Subject Leader – K Wharton-Darke
Teacher – H Veal
Teacher – J Evora
Teaching Assistant – Z Barnes
Teaching Assistant – E Dykes
Teaching Assistant – J.Palmer
Whilst we know and understand that learners come to Southbrook with many different experiences, abilities and emotions towards learning maths, as a department we encourage a growth mindset with the aim that all pupils will enjoy and thrive in the subject. Pupils have 5 lessons of maths each week through KS3 and a minimum of 4 lessons through KS4, with some having 5 (if they are taking GCSE).
In our department we believe that:
- Everyone can progress in maths!
- The speed of progress is not important and is likely to be different for different students
- Maths can be done in many different ways using many different methods
- We can use a variety of resources, tools & methods to learn and make progress in maths which should always be available to students. Each student will have a unique learning journey, supported through skilled, imaginative, creative and differentiated teaching and learning so that every pupil leaves Southbrook having been given the opportunity to reach their potential.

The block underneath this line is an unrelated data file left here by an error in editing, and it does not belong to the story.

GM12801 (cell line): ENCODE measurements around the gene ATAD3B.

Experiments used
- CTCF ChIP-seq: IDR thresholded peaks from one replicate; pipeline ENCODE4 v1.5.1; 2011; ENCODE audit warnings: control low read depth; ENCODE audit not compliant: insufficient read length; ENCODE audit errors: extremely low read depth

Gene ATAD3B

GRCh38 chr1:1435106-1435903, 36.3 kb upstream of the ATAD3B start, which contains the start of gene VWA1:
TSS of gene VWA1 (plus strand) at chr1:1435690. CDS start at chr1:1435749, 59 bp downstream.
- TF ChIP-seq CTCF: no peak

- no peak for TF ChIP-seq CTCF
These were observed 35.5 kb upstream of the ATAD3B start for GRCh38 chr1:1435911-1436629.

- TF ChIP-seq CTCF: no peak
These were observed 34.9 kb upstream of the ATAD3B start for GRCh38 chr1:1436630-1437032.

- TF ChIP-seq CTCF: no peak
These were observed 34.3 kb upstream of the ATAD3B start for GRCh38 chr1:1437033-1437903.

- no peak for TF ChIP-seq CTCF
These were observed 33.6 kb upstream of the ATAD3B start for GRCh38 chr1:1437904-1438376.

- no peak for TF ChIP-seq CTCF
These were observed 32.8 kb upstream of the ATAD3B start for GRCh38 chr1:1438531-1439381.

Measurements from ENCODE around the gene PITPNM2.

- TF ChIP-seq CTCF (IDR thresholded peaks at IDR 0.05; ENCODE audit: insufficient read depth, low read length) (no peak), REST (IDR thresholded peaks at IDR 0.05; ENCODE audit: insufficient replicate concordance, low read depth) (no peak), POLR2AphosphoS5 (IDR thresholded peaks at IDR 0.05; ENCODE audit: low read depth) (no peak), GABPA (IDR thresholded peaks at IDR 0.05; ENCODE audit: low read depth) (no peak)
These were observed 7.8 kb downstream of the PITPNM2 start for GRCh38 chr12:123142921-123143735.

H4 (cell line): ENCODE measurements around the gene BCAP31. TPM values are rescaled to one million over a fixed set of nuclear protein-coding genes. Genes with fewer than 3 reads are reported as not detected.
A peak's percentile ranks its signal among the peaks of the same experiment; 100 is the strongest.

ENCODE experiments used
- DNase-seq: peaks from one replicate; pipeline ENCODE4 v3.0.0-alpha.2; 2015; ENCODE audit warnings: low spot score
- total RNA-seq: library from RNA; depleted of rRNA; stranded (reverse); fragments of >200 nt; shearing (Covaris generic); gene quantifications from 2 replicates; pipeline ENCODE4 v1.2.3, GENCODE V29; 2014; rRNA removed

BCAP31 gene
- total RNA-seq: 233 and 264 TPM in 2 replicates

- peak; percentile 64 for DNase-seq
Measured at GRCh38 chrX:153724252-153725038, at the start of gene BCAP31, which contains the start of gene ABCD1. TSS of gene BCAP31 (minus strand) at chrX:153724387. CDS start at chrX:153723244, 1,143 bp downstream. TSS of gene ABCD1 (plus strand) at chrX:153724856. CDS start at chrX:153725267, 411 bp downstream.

- Mistakes are valuable, they encourage brain growth and learning
- There are no wrong answers, they are just not correct yet. There is no shame in making mistakes; they are and essential and valuable part of learning which should be celebrated not hidden.
- Maths will help you in life, not just with numeracy skills but because it makes your brain think abstractly (in different ways).
- Although practical skills lie at the heart of the needs for most pupils at Southbrook, maths also provides them with the opportunity to develop reasoning, sequencing, problem solving and coordination skills as well as something they can enjoy doing because it’s just fun to do!
Key Stage 3
Assessment in KS3 is against our Progression Pathway and works cohesively with our scheme of work (which you can find at the bottom of the page). We use pre and post unit tasks to set targets for pupils for each unit of learning. The initial task is used formatively to inform the teacher of what level they need each student to work towards. This is particularly useful, as our pupils often have a varied profile of skills so this enables us to flex around the pupils needs. The post unit assessment is used a point of reflection for pupils as well as the teachers to look at what went well and what needs further work. The emphasis being away from looking at overall attainment but rather individual learning needs.
At the start of year 7 we also baseline numeracy skills using the Sandwell Numeracy Assessment. We re-test at the end of year 9 and 11 as a way of reflecting and monitoring more globally a student’s progress through the key stages.
Key Stage 4
Assessment in KS4 follows a more formal structure since all students will follow the AQA Entry Level Certificate, which has a modular structure. Within this, students which have been identified (usually through KS3) as following a GCSE pathway will also be monitored by individual teacher-led assessments, which may consist of a variety of different techniques including exam papers, teacher-written tests, AFL data, or teacher judgement.